Investigation of the role of γδ T-cells in melanoma rejection under checkpoint therapy

A crucial contribution of T-cells to cancer immunosurveillance and therapy has  been intensively studied and documented over the years. Groundbreaking success  was recently achieved through the introduction of checkpoint blockade which  releases T-cells from the physiological negative feedback mechanisms exploited  by tumors to escape immune attack. Blockade of inhibitory receptors such as  CTLA-4 and PD-1 expressed on activated T-cells has seen survival of some stage  IV melanoma patients dramatically increased. However, it remains the case that  not all patients respond, but all may suffer side effects.

Further improvements  of today’s treatment strategies is still urgently required.In the present  proposal, we focus on the numerically minor subset of γδ T-cells, which has a  major role in defense against microbial and non-microbial challenges but has  been under-investigated in the context of checkpoint blockade in cancer. Results  from in vitro and in vivo experiments suggest that these unique T-cells sense  infected and/or malignant cells, contribute efficiently to the regulation of  immunity and thus to the elimination of these cells. Little is known about the  structures which are recognized by γδ T-cells in an MHC-independent manner.  Peripheral blood γδ T-cells consist usually of a majority carrying the Vδ2-TCR  and a minority of cells expressing Vδ1- and other Vδ-TCRs. The Vδ2 T-cell subset  is associated with the expression of semi-invariant public TCRs, which recognize  phospho-antigens (pAgs) or pAg-triggered cell surface molecules such as  butyrophilin. In contrast, Vδ1 T-cells are focused on a private repertoire with  a few high frequency clonotypes.The role of both Vδ1 and Vδ2 T-cells in cancer  immunosurveillance is controversial. We and others have reported both, positive  and negative associations of γδ T-cell frequencies with melanoma patient  survival.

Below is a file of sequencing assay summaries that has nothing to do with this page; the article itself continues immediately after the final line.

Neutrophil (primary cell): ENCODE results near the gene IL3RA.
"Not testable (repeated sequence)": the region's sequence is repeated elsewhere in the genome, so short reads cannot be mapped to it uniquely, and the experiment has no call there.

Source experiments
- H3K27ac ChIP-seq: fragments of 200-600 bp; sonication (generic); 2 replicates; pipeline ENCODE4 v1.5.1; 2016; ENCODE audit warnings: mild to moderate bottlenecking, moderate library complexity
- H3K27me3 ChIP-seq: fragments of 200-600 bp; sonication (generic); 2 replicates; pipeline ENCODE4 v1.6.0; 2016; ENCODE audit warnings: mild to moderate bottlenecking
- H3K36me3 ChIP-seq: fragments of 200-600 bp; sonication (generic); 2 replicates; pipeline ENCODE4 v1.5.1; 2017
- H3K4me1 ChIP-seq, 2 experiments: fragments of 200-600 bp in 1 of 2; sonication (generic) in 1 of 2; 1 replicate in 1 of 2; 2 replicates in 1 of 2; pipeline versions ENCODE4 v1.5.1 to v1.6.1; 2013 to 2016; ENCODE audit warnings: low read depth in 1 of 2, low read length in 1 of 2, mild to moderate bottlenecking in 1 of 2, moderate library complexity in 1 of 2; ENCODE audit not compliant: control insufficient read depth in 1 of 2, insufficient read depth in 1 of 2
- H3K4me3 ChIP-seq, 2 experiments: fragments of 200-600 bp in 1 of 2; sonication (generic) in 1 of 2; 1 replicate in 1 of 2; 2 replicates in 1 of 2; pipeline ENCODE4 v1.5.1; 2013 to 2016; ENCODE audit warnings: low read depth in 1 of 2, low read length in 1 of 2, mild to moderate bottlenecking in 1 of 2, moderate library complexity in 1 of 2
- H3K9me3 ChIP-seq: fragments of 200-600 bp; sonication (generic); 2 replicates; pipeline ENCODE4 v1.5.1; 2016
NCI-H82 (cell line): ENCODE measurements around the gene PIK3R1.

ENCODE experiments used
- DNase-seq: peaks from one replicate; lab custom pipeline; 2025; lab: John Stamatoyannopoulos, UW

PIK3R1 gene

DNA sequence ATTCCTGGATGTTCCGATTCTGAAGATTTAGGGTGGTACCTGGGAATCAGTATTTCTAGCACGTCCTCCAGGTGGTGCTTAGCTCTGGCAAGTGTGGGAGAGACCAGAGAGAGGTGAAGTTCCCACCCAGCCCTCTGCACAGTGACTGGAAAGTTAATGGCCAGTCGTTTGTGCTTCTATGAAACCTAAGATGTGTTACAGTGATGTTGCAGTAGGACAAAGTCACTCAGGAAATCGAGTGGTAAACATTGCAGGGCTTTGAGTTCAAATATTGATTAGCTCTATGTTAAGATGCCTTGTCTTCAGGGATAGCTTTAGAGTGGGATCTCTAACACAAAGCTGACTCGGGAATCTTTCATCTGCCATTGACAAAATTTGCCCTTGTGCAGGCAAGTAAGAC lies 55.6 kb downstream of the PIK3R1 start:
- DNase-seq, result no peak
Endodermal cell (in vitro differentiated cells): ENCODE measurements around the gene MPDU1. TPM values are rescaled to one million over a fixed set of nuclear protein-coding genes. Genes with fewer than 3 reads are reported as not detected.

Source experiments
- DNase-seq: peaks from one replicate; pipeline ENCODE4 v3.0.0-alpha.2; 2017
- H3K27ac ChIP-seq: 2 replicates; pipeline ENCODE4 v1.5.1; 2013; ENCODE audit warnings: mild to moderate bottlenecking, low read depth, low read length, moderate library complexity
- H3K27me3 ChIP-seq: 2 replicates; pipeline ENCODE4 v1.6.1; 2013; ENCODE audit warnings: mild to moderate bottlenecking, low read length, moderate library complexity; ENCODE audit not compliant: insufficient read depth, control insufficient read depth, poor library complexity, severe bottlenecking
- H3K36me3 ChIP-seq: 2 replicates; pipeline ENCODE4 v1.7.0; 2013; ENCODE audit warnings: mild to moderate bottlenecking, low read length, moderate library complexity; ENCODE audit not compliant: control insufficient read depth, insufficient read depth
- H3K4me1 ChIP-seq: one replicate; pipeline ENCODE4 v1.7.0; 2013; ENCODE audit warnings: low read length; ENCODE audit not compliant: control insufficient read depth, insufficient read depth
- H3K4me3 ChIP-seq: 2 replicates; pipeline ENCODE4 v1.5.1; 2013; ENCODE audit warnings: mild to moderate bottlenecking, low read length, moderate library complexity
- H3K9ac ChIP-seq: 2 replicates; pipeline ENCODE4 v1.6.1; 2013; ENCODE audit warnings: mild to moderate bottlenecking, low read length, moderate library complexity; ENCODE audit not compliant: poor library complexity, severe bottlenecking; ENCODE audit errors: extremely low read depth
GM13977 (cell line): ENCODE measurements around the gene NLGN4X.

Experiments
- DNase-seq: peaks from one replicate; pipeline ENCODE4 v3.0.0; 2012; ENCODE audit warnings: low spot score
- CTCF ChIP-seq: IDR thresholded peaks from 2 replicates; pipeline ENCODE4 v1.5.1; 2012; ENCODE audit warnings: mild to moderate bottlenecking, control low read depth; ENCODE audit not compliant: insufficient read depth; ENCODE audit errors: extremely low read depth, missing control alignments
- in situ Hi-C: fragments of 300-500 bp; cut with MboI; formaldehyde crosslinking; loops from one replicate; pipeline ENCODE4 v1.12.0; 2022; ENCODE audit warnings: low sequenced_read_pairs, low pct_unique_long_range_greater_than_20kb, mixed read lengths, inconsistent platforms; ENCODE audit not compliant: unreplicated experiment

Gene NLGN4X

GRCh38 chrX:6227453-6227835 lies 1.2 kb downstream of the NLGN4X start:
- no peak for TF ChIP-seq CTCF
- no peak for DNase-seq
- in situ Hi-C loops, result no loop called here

Here, we propose a comprehensive analysis of γδ T-cells in stage IV  melanoma patients prior to and under PD-1 blockade to investigate their role in  a) melanoma rejection and b) the potential direct and indirect immunmodulatory  effects of checkpoint blockade (γδ T-cells express checkpoint molecules just as  do T-cells). Deep-phenotyping (using CyTOF), investigation of  (poly)functionality, proliferative capabilities, and γδ TCR-repertoire analysis  of peripheral blood γδ T-cells will be contrasted with investigations of the  presence or absence of γδ T-cell subsets infiltrating the tumor, allowing a  comprehensive interpretation of resulting data combined with clinical meta-data  available for all patients that have been recruited into our biobank.  Additionally, we aim to investigate tumor-specific γδ T-cell clones and their  amplification by “γδ T-cell boosters” in vitro.The environment of FOR2799 will  provide optimal conditions for a sustainable exchange and effective research  strategy targeting exploitation of γδ T-cells in future cancer treatment  regimes.

PD Dr. Kilian Wistuba-Hamprecht

Eberhard Karls University Tübingen
Section for Clinical Bioinformatics, Internal Medicine I
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